Patient health information should be private and secure to protect information from being leaked or told to other people. However, there have been recent pushes for a change in the privacy rule to allow for greater access to patient information and coordinated treatment plans across various entities. Let’s see how this change can affect the healthcare industry – and whether it will be for better or worse.
HIPAA Privacy Rule Changes – How does this affect HIPAA law?
There has been a recent push for change in the HIPAA privacy rule. This rule is a subset of an important component of the overarching HIPAA regulations, a federal law that protects patient information from being leaked or unfairly told to other medical or non-medical professionals. By preventing those in the healthcare industry from leaking important and sensitive information, patients can ensure their privacy is respected while visiting doctor’s offices and undergoing their yearly checkups.
The HIPAA law, also known as the Health Insurance Portability and Accountability Act, is an important step in the protection of patients when it comes to medical professionals. Along with medical personnel not being able to unlawfully tell other people patient information without consent, this law also states that patients have the right to ask about getting more detailed information regarding their health status.
Within the HIPAA law, the privacy rule is a subset that refers to the punishment set forth if a healthcare entity does not follow the HIPAA regulations in keeping patient information private. In recent months, there has been a proposed change to this privacy rule – let’s see how this change can lead to coordinated care – or lead to a new and confusing rule.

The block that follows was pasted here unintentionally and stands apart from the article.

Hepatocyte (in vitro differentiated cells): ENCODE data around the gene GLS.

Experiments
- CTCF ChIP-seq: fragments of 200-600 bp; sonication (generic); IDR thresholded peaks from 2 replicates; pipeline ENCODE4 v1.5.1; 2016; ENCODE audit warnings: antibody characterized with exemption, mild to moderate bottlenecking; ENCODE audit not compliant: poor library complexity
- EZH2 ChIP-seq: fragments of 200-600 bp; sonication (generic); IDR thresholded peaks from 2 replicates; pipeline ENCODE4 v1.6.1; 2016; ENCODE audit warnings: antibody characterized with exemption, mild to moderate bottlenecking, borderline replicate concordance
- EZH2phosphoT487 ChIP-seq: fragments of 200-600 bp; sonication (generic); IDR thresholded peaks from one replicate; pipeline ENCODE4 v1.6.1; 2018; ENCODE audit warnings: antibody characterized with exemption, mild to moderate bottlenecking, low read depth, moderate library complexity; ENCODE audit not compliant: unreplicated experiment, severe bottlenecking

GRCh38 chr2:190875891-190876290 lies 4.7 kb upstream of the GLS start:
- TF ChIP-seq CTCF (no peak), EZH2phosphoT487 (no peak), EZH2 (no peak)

The Office for Civil Rights at the Department of Health and Human Services issued a request for a change to the HIPAA privacy years ago, back in late 2018, to push the change to this long-standing rule. The organization released a new referendum called the Notice of Proposed Rulemaking to the public 2 years later, in December of 2020, and published the potentially new rule one year later in January of 2021.
Once the possible new rule was published in the Federal Register, the public took an interest in this change to the HIPAA Rule. The general public provided comments and concerns regarding the proposed law from March 22, 2021, to May 6, 2021.
Those who read and reviewed the ‘new’ privacy rule had both comments and concerns regarding the changes. The comments typically referred to the goals of the rules and the compliance that was required for the rule to succeed.
Some common comments on the proposed new rule included the following:
- People who read and review the proposed privacy rule agree with the goals of the Proposed Law, such as increasing the access of patient information and removing any obstacles that get in the way of coordination among health professionals.
- One negative comment that was common among readers of this Proposed Law included concern regarding the complicated framework that ensured HIPAA requirements, which were more dominant over other lawful concerns.